Shaul Hanany

Shaul Hanany

Shaul Hanany

Professor, School of Physics and Astronomy


Physics And Nanotechnology Building
Room 316
115 Union St. Se
Minneapolis, MN 55455


Minnesota Institute for Astrophysics (MIfA)
Minnesota Supercomputing Institute (MSI)
Physics Force

Ph.D., Columbia University, 1993

M.Sc., Rensselaer Polytechnic Institute, 1989

B.Sc. (Magna Cum Laude), Tel Aviv University, 1987

Professional Background
  • Editor, Journal of Cosmology and Astro-particle Physics (2000 – Present)
  • Center Research Fellow, the Center for Particle Astrophysics, University of California, Berkeley
  • ‘Best Physics Professor', Institute of Technology Student Board, 2003, 2010
  • Results published by Hanany et al. were cited as “one of the 10 most important breakthroughs in science for the year 2000” by Science magazine (Science, 290, 2221)
Scientific & Professional Societies
Fellow, American Physical Society
Research Interests

We are building instruments with which we observe the 'cosmic microwave background radiation' (CMB). This radiation is a relic remnant from the big bang. Detailed characterization of the properties of the CMB can give tremendous amount of information about the evolution of the universe. By 'evolution of the universe' we mean: from immediately after the bang until galaxies and clusters of galaxies formed. Already our research has claimed national recognition: Science Magazine has labeled results that we published in 2000 as "one of the 10 most important breakthroughs in science for the year 2000".

The instruments we build are launched on balloon borne platforms to altitudes above 100,000 ft. They use the highest sensitivity detectors in the world, as well as many other innovations that you won't find in Home Depot, Menards or Ax-Man. The balloon flight usually lasts between a few hours to few weeks.

Some members of our group specialize in the analysis and interpretation of data and its implication for cosmology. Those members use the facilities of the Minnesota Supercomputing Institute. Visit the Hanany Group Supercomputing Institute website to learn more.

Research Group
Center for Particle Astrophysics, University of California, Berkeley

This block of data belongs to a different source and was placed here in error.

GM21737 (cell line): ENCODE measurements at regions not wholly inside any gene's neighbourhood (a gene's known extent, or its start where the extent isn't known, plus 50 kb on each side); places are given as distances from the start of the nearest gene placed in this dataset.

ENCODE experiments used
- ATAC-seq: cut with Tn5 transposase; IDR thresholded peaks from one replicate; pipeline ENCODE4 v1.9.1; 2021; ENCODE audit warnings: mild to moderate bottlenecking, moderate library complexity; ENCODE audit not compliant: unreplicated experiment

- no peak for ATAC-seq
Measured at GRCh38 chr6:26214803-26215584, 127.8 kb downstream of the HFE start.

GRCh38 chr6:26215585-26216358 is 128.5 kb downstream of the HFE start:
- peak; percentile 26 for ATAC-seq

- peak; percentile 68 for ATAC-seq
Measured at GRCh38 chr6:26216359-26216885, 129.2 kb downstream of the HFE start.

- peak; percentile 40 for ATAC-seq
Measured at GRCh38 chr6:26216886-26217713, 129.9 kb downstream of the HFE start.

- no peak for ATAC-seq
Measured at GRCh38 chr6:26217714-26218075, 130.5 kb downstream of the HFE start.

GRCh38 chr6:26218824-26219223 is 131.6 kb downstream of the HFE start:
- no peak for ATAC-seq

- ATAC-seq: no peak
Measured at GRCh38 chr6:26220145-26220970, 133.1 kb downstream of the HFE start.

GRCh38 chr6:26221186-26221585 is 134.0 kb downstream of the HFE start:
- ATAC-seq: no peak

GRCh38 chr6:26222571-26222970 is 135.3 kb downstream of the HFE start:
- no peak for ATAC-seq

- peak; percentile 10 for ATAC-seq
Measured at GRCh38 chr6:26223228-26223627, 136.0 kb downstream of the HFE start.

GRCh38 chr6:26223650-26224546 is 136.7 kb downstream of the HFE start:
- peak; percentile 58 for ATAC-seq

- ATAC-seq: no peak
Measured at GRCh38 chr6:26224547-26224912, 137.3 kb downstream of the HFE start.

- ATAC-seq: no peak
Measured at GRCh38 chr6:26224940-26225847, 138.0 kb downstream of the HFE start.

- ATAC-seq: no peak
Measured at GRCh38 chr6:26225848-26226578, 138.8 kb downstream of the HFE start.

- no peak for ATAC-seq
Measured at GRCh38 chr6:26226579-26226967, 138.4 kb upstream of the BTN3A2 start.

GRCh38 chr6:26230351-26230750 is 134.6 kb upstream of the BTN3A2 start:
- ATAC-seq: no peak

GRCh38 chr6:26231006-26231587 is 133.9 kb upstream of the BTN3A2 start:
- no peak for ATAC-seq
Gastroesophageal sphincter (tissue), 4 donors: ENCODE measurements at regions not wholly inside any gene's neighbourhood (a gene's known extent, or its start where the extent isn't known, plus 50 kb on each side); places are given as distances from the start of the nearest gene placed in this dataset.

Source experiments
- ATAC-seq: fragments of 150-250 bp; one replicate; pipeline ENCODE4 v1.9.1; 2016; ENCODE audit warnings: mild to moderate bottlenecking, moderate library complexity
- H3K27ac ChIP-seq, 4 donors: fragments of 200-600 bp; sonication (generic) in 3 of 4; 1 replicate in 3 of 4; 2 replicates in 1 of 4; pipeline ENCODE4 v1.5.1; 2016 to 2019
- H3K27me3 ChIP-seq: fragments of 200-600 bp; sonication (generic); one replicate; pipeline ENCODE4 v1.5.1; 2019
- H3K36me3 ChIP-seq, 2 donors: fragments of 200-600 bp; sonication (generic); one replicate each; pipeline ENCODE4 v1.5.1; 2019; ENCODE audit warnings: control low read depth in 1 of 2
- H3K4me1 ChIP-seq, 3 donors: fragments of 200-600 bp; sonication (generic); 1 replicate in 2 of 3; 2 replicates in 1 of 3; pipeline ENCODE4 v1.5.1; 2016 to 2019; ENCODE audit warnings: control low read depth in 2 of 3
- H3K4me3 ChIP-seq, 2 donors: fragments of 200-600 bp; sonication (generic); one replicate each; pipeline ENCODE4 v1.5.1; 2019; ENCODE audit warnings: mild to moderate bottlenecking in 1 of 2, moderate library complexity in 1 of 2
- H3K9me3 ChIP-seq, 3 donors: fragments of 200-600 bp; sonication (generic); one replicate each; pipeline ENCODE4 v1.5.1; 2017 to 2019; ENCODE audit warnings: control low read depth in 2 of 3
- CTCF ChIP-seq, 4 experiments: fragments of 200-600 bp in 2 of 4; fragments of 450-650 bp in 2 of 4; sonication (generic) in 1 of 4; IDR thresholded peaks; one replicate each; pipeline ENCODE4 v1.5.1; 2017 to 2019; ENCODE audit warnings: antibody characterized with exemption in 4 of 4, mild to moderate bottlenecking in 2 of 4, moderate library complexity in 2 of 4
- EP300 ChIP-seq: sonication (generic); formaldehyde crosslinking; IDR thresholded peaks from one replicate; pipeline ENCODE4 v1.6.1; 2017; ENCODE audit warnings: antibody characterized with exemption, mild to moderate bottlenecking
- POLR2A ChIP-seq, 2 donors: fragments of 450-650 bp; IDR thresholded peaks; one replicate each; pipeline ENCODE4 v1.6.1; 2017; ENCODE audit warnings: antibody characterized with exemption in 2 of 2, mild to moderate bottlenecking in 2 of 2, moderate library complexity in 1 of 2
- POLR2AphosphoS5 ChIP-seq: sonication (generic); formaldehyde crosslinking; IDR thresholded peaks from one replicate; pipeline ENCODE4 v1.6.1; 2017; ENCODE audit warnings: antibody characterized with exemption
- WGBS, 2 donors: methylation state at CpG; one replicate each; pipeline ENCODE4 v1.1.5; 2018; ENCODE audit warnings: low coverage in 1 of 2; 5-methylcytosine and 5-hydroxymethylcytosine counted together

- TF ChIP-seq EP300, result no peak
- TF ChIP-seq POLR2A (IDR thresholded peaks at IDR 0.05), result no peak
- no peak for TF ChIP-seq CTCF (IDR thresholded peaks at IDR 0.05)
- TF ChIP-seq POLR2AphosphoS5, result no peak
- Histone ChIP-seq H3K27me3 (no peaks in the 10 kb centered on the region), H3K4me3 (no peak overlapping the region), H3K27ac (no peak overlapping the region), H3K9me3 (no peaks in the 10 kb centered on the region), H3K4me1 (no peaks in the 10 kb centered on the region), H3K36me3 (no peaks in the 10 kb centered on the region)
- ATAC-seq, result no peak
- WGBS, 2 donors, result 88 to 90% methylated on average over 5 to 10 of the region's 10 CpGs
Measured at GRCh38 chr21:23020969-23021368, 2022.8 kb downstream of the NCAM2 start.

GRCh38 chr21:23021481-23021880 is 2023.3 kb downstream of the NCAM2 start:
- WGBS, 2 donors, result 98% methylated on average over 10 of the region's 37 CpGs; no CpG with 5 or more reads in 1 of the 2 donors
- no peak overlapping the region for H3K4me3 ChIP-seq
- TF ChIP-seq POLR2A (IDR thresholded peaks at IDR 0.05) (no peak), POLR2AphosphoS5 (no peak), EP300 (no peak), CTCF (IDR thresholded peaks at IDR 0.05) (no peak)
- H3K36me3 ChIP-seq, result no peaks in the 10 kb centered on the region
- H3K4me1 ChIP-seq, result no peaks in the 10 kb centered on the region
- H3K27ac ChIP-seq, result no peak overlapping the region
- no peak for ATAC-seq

Honors and Awards
  • Recipient of the American Astronomical Society Chretien Grant
  • ‘Best Physics Professor', Institute of Technology Student Board, 2003 and 2010
  • McKnight Land-Grant Professor 2001-2003
  • Fellow, American Physical Society
  • Associate Fellow, the Minnesota Supercomputing Institute
Selected Publications
  1. A Millimeter-Wave Achromatic Half Wave Plate, [download jan5_sub.pdf]
  3. MAXIPOL: DATA ANALYSIS AND RESULTS, [download wu_etal20061112_nice.pdf]
  4. The EBEX Experiment, [download Oxley_EBEX2004.pdf]
  5. S. Hanany, T. Matsumura, B. Johnson, J. R. Hull, and K. B. Ma, A Cosmic Micorwave Background Radiation Polarimeter Using Superconducting Bearings, 2003, IEEE Trans. Appl. Supercond., Vol. 13, pg. 2128, astro-ph/0304312 [abstract]
  6. M. E. Abroe, J. Borrill, S. Hanany, A. Jaffe, B. Johnson, A. T. Lee, B. Rabii, P. L. Richards, G. Smoot, R. Stompor, C. Winant, Correlations Between the WMAP and MAXIMA Cosmic Microwave Background Anisotropy Maps, 2004, ApJ, Vol. 605, 607. astro-ph/0308355 [abstract]
  7. A. Benoit et al., First Detection of Polarization of the Submillimetre Galactic Dust Emission by Archeops, 2004, Astronomy and Astrophysics, Vol. 424, 571, astro-ph/0306222 [abstract]
  8. S. Hanany, P.A.R Ade, A. Balbi, J.J. Bock, J. Borrill, A. Boscaleri, P. de Bernardis, P.G. Ferreira, V.V. Hristov, A.H. Jaffe, A.E. Lange, A.T. Lee, P.D. Mauskopf, C.B. Netterfield, S. Oh, E. Pascale,, MAXIMA-1: A Measurement of the Cosmic Microwave Background Anisotropy on Angular Scale of 10 Arcminutes to 5 Degrees, ApJ, 545L, 5, astro-ph/0005123 (2000). [abstract]

Advisees & Collaborators

Undergraduate Students:

  • Garrett Bembenek
  • Mason Dorseth
  • Irene Moskowitz
  • Lucy Young

Graduate Students:

  • Chaoyun Bao
  • Christopher Geach
  • Catherine Raach
  • Qi Wen
  • Karl Young

Research Associates:

  • Francois Aubin